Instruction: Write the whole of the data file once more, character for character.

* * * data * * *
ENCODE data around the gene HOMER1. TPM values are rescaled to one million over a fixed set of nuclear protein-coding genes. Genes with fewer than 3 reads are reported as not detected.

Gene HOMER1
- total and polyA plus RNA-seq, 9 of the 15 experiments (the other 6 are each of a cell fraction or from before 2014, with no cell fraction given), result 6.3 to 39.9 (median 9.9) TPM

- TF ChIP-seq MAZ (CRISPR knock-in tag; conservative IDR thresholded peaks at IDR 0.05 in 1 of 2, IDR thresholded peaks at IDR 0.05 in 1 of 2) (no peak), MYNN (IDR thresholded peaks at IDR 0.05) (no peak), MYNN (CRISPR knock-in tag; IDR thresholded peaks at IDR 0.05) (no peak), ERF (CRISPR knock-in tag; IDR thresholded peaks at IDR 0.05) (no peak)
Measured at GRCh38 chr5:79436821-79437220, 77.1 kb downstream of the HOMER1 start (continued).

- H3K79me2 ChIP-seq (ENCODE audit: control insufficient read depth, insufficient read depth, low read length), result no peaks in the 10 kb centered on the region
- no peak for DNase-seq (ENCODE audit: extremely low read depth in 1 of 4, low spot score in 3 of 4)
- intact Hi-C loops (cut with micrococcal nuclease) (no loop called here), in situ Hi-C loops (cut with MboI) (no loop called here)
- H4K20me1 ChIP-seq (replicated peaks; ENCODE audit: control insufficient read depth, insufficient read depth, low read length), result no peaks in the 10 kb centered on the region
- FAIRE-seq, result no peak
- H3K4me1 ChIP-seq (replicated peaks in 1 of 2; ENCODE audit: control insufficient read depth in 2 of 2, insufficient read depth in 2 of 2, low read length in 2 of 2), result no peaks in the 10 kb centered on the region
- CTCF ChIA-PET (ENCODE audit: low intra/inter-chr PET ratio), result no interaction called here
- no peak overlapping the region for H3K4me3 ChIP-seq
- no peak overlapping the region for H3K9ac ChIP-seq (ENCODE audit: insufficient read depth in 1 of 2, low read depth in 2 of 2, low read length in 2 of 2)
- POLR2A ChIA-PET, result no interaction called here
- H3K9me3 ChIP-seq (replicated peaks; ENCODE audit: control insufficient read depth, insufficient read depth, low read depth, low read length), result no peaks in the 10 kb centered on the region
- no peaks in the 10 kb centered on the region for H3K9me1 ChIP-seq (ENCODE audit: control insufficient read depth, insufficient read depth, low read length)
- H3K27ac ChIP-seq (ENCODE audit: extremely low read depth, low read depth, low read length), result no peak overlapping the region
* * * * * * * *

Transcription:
ENCODE data around the gene HOMER1. TPM values are rescaled to one million over a fixed set of nuclear protein-coding genes. Genes with fewer than 3 reads are reported as not detected.

Gene HOMER1
- total and polyA plus RNA-seq, 9 of the 15 experiments (the other 6 are each of a cell fraction or from before 2014, with no cell fraction given), result 6.3 to 39.9 (median 9.9) TPM

- TF ChIP-seq MAZ (CRISPR knock-in tag; conservative IDR thresholded peaks at IDR 0.05 in 1 of 2, IDR thresholded peaks at IDR 0.05 in 1 of 2) (no peak), MYNN (IDR thresholded peaks at IDR 0.05) (no peak), MYNN (CRISPR knock-in tag; IDR thresholded peaks at IDR 0.05) (no peak), ERF (CRISPR knock-in tag; IDR thresholded peaks at IDR 0.05) (no peak)
Measured at GRCh38 chr5:79436821-79437220, 77.1 kb downstream of the HOMER1 start (continued).

- H3K79me2 ChIP-seq (ENCODE audit: control insufficient read depth, insufficient read depth, low read length), result no peaks in the 10 kb centered on the region
- no peak for DNase-seq (ENCODE audit: extremely low read depth in 1 of 4, low spot score in 3 of 4)
- intact Hi-C loops (cut with micrococcal nuclease) (no loop called here), in situ Hi-C loops (cut with MboI) (no loop called here)
- H4K20me1 ChIP-seq (replicated peaks; ENCODE audit: control insufficient read depth, insufficient read depth, low read length), result no peaks in the 10 kb centered on the region
- FAIRE-seq, result no peak
- H3K4me1 ChIP-seq (replicated peaks in 1 of 2; ENCODE audit: control insufficient read depth in 2 of 2, insufficient read depth in 2 of 2, low read length in 2 of 2), result no peaks in the 10 kb centered on the region
- CTCF ChIA-PET (ENCODE audit: low intra/inter-chr PET ratio), result no interaction called here
- no peak overlapping the region for H3K4me3 ChIP-seq
- no peak overlapping the region for H3K9ac ChIP-seq (ENCODE audit: insufficient read depth in 1 of 2, low read depth in 2 of 2, low read length in 2 of 2)
- POLR2A ChIA-PET, result no interaction called here
- H3K9me3 ChIP-seq (replicated peaks; ENCODE audit: control insufficient read depth, insufficient read depth, low read depth, low read length), result no peaks in the 10 kb centered on the region
- no peaks in the 10 kb centered on the region for H3K9me1 ChIP-seq (ENCODE audit: control insufficient read depth, insufficient read depth, low read length)
- H3K27ac ChIP-seq (ENCODE audit: extremely low read depth, low read depth, low read length), result no peak overlapping the region